The portion of online sales is definitely growing, but the growth rates have slowed over the past few years. For many of our members, their internet presence is more of a shop window addressing their regional customers. By far the biggest part of their sales is still generated through on-street customers.

In the shops themselves, we have noticed that sales have remained almost at the same level as in the previous years, despite declining customer footfall. This seems to indicate that the consumers who enter a shop do buy something. What we are missing are customers who just drop in to look around and who are just seeking information.

There has been much discussion about the Click & Collect concept. How far have you guys got with this?
Our focus is to show the consumers who browse for items online that the merchandise is available in local stores. The number of customers who are well-informed even before they enter a shop is huge and is still growing.

Digitalization means a tremendous challenge

The Click & Collect approach means vendors are integrating local retailers into online sales – a development that we warmly welcome. The number of customers who choose this way of purchasing is smaller than the large majority of those who buy purely on the internet. It will be a major challenge for our colleagues in the retail sector to retain their contact with certain target groups which are becoming increasingly “digital”.

What is the situation on the pricing front, viewed against the background of online competition?
The pressure on the prices remains enormous. The more trendy a brand is, the more attention it gets from price-driven retailers. And, true to form, the usual suspects spiral down the pricing at the beginning of every season.

We have noticed, however, that the slight drop in popularity in the outdoor sector has led to some general dealers and department stores pulling out of the market.

Fair partnership pays off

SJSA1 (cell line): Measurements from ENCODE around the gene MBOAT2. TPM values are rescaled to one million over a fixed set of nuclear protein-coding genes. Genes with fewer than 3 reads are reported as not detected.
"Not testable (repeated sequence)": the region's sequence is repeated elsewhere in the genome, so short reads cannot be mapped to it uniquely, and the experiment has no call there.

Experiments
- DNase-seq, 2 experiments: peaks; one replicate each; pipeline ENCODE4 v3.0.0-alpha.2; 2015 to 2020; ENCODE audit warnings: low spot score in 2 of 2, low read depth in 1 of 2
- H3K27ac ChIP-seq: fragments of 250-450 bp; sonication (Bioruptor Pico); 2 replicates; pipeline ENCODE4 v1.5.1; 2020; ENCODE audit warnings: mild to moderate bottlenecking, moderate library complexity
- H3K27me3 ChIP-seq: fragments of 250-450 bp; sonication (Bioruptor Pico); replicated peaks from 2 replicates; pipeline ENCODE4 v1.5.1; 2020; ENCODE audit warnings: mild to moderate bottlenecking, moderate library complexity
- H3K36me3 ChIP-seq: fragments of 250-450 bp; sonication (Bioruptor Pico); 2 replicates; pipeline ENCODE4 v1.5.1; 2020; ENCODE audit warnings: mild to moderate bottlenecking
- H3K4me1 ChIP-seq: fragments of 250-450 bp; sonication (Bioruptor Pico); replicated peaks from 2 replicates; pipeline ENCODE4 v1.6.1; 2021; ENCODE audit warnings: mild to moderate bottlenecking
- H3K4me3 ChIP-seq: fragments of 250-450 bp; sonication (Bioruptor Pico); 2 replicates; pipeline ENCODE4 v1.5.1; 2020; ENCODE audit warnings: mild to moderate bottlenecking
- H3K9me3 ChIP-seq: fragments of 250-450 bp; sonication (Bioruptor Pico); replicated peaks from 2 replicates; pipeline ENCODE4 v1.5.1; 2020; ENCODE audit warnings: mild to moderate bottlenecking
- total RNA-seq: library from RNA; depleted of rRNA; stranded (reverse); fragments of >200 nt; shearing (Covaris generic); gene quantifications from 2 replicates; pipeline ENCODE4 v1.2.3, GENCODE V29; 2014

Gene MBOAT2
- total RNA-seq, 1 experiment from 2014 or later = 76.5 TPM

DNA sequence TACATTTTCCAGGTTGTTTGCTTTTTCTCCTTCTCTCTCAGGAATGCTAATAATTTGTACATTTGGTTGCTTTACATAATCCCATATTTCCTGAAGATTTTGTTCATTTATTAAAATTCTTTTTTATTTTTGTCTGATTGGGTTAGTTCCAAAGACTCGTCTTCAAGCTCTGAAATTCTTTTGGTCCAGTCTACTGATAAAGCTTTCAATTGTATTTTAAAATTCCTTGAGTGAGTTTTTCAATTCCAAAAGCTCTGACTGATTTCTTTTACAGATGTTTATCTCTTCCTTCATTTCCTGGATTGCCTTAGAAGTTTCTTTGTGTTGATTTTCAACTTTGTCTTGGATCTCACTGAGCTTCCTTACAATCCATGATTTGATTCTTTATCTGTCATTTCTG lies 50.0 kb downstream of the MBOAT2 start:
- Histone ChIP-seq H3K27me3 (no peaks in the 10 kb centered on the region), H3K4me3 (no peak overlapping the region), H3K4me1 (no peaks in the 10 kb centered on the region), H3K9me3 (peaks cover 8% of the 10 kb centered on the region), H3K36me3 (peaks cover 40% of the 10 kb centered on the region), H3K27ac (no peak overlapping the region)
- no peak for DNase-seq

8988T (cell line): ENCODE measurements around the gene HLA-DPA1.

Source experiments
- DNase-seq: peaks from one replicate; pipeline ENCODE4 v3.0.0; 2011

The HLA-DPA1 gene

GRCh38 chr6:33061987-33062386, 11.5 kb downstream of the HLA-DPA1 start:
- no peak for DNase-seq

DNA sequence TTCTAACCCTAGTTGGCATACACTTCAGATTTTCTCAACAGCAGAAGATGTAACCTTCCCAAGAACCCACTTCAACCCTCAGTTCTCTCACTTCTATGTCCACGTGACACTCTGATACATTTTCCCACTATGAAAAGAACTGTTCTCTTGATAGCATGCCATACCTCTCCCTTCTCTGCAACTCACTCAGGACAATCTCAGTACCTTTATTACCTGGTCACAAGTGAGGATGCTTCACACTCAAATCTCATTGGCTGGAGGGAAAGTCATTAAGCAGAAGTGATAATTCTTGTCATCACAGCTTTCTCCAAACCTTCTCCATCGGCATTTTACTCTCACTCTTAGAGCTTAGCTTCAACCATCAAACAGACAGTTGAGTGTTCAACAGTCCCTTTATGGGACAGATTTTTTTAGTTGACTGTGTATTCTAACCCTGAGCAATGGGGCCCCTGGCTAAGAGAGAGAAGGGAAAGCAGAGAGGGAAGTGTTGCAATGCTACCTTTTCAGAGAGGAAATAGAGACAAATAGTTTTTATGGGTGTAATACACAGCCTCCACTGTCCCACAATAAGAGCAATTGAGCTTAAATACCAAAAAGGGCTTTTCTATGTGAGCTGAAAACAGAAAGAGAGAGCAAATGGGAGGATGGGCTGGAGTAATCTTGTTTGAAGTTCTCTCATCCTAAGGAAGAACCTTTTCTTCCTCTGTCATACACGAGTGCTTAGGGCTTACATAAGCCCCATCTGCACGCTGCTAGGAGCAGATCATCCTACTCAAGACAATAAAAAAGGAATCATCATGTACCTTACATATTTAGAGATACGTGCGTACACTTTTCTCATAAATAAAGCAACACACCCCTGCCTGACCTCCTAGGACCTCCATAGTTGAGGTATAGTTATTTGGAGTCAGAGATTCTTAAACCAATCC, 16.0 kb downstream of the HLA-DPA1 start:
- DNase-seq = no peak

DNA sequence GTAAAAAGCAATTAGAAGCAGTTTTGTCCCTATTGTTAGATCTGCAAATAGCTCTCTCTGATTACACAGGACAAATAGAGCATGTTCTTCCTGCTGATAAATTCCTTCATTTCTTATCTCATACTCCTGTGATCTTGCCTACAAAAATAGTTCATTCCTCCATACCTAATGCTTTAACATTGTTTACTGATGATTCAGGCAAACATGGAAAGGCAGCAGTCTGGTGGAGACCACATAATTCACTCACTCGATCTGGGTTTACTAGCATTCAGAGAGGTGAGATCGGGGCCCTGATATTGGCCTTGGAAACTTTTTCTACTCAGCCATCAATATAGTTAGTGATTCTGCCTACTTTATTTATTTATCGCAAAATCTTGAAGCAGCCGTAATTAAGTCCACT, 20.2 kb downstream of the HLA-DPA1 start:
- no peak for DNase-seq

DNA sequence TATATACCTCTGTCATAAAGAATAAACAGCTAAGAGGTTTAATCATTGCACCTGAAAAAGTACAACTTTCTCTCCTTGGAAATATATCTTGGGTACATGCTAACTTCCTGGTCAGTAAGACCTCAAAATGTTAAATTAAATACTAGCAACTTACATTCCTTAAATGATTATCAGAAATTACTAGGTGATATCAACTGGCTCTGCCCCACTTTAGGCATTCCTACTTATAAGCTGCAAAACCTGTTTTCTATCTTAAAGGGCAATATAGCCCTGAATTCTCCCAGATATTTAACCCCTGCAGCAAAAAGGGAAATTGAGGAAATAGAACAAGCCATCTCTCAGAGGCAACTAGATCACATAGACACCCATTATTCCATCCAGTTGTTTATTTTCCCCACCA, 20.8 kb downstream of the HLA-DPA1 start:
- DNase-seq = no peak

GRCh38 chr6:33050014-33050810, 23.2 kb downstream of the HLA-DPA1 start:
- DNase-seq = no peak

Nevertheless, issues like stable prices and vendors’ distribution policy play a key role for the retailers in our group. In the first place, we make our money through the sell-out margins that we achieve. The sell-in from the vendors’ side is less critical.

Have a look at our ranking of top suppliers. The retailers value and reward vendors who behave fairly in the partnership. Therefore, the list of our top partners is packed with brands that are not necessarily designed to appeal to mainstream tastes. 

And now for something completely different… the weather. Has 2016 been a special year so far?
Counter question: What is the perfect outdoor weather? Cold? Warm? Rainy? Changeable? And how can the weather help us when the seasons no longer conform to traditional weather patterns, or to the logic of the outdoor business?

Once the thermometer reaches 25 degrees centigrade, the first advertisements for short pants appear. In wintertime it is even worse. The snowy season has shifted until well after Christmas, which is traditionally the time when retailers discount winter merchandise to create space for the newest summer gear. We urgently need to rethink our business strategies when it comes to timing.

In any case, the weather in 2016 has again been more critical to our business than the general economic development. The beginning of the year was definitely too mild – we missed the big sales of warm jackets and our warehouses remained fully stocked. During the following months the weather was average for the time of year, which is usually good for the apparel sector.

What is your impression of the vendors and their policy toward retailers when it comes to purchasing volumes, new restrictions regarding selective distribution and all the other torture tools that vendors might apply?
Currently, the market is going through a lot of changes. Old patterns are being rethought and new things tried. There is an incredible amount of merchandise in the market, provided by many different brands that are interchangeable or superfluous. This situation allows retailers to check vendors out and decide with whom they should work and develop a closer working relationship. See above.

Markus Huber (Quelle: ISPO)
Article by Markus Huber, editor